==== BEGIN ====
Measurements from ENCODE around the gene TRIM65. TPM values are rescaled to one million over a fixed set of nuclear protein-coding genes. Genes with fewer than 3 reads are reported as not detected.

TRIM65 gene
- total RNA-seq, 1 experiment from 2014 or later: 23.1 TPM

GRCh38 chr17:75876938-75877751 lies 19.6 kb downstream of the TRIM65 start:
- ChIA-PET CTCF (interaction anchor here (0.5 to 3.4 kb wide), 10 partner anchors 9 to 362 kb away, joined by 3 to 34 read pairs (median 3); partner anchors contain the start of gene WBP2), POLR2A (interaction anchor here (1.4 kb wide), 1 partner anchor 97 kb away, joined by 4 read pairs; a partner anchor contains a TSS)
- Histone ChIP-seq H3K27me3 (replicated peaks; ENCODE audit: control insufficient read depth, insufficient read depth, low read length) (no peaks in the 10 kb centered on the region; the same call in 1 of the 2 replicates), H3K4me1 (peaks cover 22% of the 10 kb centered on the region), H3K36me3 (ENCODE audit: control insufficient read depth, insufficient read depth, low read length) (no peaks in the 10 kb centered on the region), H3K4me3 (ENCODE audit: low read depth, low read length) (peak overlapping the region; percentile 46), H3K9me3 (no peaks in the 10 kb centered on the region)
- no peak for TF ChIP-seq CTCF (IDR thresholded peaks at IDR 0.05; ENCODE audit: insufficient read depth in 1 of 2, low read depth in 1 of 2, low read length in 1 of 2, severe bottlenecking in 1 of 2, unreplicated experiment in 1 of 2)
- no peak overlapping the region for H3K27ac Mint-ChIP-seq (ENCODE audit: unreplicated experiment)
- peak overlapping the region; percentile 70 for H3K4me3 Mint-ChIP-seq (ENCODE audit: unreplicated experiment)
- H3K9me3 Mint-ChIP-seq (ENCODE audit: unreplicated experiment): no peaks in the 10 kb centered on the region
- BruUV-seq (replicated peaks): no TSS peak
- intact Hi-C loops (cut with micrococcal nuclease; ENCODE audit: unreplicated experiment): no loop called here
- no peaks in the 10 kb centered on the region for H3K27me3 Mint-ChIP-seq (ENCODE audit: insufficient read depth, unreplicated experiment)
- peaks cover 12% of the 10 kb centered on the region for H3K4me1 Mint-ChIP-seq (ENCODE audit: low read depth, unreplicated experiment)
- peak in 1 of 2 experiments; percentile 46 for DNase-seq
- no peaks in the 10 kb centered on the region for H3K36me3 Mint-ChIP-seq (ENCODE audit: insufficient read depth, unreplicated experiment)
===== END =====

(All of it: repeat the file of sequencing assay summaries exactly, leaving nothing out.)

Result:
Measurements from ENCODE around the gene TRIM65. TPM values are rescaled to one million over a fixed set of nuclear protein-coding genes. Genes with fewer than 3 reads are reported as not detected.

TRIM65 gene
- total RNA-seq, 1 experiment from 2014 or later: 23.1 TPM

GRCh38 chr17:75876938-75877751 lies 19.6 kb downstream of the TRIM65 start:
- ChIA-PET CTCF (interaction anchor here (0.5 to 3.4 kb wide), 10 partner anchors 9 to 362 kb away, joined by 3 to 34 read pairs (median 3); partner anchors contain the start of gene WBP2), POLR2A (interaction anchor here (1.4 kb wide), 1 partner anchor 97 kb away, joined by 4 read pairs; a partner anchor contains a TSS)
- Histone ChIP-seq H3K27me3 (replicated peaks; ENCODE audit: control insufficient read depth, insufficient read depth, low read length) (no peaks in the 10 kb centered on the region; the same call in 1 of the 2 replicates), H3K4me1 (peaks cover 22% of the 10 kb centered on the region), H3K36me3 (ENCODE audit: control insufficient read depth, insufficient read depth, low read length) (no peaks in the 10 kb centered on the region), H3K4me3 (ENCODE audit: low read depth, low read length) (peak overlapping the region; percentile 46), H3K9me3 (no peaks in the 10 kb centered on the region)
- no peak for TF ChIP-seq CTCF (IDR thresholded peaks at IDR 0.05; ENCODE audit: insufficient read depth in 1 of 2, low read depth in 1 of 2, low read length in 1 of 2, severe bottlenecking in 1 of 2, unreplicated experiment in 1 of 2)
- no peak overlapping the region for H3K27ac Mint-ChIP-seq (ENCODE audit: unreplicated experiment)
- peak overlapping the region; percentile 70 for H3K4me3 Mint-ChIP-seq (ENCODE audit: unreplicated experiment)
- H3K9me3 Mint-ChIP-seq (ENCODE audit: unreplicated experiment): no peaks in the 10 kb centered on the region
- BruUV-seq (replicated peaks): no TSS peak
- intact Hi-C loops (cut with micrococcal nuclease; ENCODE audit: unreplicated experiment): no loop called here
- no peaks in the 10 kb centered on the region for H3K27me3 Mint-ChIP-seq (ENCODE audit: insufficient read depth, unreplicated experiment)
- peaks cover 12% of the 10 kb centered on the region for H3K4me1 Mint-ChIP-seq (ENCODE audit: low read depth, unreplicated experiment)
- peak in 1 of 2 experiments; percentile 46 for DNase-seq
- no peaks in the 10 kb centered on the region for H3K36me3 Mint-ChIP-seq (ENCODE audit: insufficient read depth, unreplicated experiment)